Sunday, July 03, 2016

Now You See Me 2

Stupid 24-hour MoviePass rule; somehow I spazzed out and forgot that I couldn't use it for a 3:40pm show after having seen So I Married My Anti-Fan the night before. I think I was just so excited about actually being able to get out of work at the time of the pre-holiday early release (because we're all working from home until something like mid-August) that my enthusiasm to actually catch something before going to the ballgame at 7pm, even if it was the probably-not-very-good sequel to a movie I didn't particularly like, blotted this fact out.

Which meant I was really looking at the price I was paying at a multiplex for the first time in a while, and... $12.49 for a pre-4pm ticket, compared to $13.99 after? Yikes. Do I even want to know what my friends in Maine are paying?

Now You See Me 2

* ¾ (out of four)
Seen 1 July 2016 in AMC Boston Common #6 (first-run, DCP)

There are both optimistic and pessimistic reasons not to give the sequel to 2013's Now You See Me the obvious title of "...Now You Don't". In the case of it being another box-office success, there's no obvious place to go for a third entry; in the case that it's not, you don't exactly want to hand the jerks who right headlines for trade publications anything too obvious. They might as well have gone for it, since there's not exactly enough material for a sequel, and the original was not good enough to just do it again without something new.

Sadly, my theory that revenge-seeing mastermind slash FBI agent Dylan Rhodes (Mark Ruffalo) killed his accomplices/dupes off-screen at the end of the first movie turns out to not be the case; the lot of them are now working for "The Eye", a secret society that Rhodes apparently didn't make up last time. They've been in hiding for the past year, training, but are summoned to expose how a new smartphone will completely decimate piracy. It goes completely wrong, with showman J. Daniel Atlas (Jesse Eisenberg), mesmerist Merritt McKinney (Woody Harrelson), card sharp Jack Wilder (Dave Franco), and new recruit Lula (Lizzy Caplan) sliding down a disposal chute in New York and somehow coming out in Macau, where mysterious tech baron Walter Mabry (Daniel Radcliffe) blackmails them into trying to steal the chip that they had intended to expose, with Rhodes trying to track down what went wrong with the help of Thaddeus Bradley (Morgan Freeman), the professional debunker he left holding the bag in the previous year's caper.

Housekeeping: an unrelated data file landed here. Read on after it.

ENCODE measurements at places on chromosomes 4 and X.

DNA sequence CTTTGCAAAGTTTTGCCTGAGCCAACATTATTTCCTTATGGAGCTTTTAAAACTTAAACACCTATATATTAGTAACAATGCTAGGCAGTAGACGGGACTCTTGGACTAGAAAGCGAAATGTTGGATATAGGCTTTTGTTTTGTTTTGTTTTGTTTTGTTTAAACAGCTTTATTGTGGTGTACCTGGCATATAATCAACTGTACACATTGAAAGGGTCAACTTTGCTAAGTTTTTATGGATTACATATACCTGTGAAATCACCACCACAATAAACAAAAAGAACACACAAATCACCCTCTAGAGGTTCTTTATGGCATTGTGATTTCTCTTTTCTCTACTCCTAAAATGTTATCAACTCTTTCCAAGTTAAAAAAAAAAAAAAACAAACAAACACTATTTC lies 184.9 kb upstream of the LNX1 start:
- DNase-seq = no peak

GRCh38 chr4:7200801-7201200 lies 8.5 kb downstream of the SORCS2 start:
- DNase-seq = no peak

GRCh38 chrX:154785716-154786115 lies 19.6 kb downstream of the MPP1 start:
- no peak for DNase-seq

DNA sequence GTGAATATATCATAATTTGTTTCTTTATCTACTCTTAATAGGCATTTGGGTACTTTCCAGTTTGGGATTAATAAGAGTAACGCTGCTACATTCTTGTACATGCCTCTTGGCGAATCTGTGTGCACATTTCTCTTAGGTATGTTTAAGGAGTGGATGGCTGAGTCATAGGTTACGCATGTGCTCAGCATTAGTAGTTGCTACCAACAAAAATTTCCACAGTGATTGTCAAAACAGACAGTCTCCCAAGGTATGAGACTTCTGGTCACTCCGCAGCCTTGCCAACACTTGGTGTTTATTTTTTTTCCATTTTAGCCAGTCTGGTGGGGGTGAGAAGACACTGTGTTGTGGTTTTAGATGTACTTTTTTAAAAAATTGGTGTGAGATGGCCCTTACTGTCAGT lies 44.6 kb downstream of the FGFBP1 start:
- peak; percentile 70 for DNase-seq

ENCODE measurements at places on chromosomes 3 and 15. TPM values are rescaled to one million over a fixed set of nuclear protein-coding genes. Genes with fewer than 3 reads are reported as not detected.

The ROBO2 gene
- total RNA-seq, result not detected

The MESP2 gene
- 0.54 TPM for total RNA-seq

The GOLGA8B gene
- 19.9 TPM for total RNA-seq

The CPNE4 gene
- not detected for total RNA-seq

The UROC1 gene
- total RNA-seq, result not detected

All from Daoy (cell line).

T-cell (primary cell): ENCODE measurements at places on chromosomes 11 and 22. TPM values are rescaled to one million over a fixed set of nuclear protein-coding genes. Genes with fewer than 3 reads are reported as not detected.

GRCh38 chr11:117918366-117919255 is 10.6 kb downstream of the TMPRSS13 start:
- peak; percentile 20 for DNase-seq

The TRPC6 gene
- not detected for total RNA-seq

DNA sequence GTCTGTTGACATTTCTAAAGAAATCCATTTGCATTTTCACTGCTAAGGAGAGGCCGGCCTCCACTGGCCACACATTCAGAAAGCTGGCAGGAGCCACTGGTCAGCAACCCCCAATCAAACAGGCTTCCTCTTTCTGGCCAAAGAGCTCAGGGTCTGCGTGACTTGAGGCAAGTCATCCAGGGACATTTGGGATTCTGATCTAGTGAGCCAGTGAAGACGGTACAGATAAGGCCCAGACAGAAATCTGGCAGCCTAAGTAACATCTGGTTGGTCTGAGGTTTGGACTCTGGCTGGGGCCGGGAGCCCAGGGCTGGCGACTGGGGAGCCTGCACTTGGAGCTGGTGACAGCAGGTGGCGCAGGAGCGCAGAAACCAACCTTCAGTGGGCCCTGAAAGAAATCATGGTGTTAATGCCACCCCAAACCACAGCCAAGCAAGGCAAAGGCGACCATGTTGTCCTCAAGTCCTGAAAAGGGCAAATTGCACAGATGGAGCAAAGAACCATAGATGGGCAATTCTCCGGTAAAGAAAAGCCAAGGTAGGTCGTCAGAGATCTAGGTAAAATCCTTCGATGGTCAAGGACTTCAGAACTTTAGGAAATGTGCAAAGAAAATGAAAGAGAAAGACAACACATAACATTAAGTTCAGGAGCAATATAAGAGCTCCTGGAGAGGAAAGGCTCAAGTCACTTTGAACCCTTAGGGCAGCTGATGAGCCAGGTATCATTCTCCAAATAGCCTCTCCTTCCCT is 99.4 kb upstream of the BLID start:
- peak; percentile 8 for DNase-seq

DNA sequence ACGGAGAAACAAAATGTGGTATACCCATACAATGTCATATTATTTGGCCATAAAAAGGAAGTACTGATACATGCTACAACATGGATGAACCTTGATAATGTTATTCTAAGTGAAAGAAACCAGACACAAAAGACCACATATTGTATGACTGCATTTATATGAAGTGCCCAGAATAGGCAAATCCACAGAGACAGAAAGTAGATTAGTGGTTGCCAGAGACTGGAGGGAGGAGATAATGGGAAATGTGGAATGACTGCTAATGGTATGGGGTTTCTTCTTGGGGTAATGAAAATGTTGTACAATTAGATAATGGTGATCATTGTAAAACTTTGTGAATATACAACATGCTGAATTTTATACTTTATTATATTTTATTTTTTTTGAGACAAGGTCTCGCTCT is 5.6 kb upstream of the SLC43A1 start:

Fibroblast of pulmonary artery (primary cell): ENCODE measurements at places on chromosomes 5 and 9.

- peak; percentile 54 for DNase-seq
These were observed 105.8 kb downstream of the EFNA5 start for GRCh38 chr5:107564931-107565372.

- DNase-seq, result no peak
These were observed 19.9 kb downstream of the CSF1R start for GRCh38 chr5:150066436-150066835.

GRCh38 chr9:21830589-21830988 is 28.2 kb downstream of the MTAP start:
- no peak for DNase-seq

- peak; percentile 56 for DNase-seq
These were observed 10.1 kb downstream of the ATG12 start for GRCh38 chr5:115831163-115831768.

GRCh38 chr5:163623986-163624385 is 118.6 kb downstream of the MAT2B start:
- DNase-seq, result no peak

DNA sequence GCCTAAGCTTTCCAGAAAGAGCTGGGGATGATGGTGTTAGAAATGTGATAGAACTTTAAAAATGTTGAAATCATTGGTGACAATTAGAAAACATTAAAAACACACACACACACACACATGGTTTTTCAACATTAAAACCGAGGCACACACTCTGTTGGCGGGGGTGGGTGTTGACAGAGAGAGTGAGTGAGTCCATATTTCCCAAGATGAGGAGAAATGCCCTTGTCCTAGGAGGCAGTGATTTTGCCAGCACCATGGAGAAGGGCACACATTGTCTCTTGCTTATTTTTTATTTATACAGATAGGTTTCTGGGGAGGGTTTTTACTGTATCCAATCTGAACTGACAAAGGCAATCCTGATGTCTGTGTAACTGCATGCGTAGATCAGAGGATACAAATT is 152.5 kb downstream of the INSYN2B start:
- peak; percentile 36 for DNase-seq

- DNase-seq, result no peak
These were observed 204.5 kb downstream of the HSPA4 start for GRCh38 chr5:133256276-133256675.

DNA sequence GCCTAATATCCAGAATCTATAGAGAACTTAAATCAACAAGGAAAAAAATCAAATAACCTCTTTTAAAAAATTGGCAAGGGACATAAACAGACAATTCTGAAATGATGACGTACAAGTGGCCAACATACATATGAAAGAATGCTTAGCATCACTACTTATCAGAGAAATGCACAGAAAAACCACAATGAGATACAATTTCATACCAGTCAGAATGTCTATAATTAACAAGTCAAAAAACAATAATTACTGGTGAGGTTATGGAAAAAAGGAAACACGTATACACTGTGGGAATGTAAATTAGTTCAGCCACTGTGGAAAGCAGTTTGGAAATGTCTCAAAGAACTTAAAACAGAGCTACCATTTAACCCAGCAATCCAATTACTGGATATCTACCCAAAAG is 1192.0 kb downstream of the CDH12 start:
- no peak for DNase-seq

For reasons quickly glossed over, Henley Reeves is no longer part of the group, and it's weird that Isla Fisher and Melanie Laurent are considered expendable/replaceable but the filmmakers just have to bring back Michael Caine's character despite the film not needing more in the way of villains, right? Maybe the ladies just weren't available, and while Michael Caine at 83 is no longer so afraid of unemployment that he'll take anything, he apparently still likes to keep working and does make his scenes better. There are some other things about the sequel that come off as strange, though, like how they set a large chunk of the film in Macau, even having everyone in the Cantonese-speaking city speak Mandarin to hopefully appeal to the Chinese market, but don't give Taiwanese star Jay Chou much to do at all. "The Eye", prviously said to be the guardians of real magic, are now apparently just a secret organization that uses illusionists like "The Horsemen" as vigilantes - though not so secret that they won't project their Eye-of-Horus logo into the sky like they were trying to summon some sort of Egyptian-themed Batman.

Full review on EFC.

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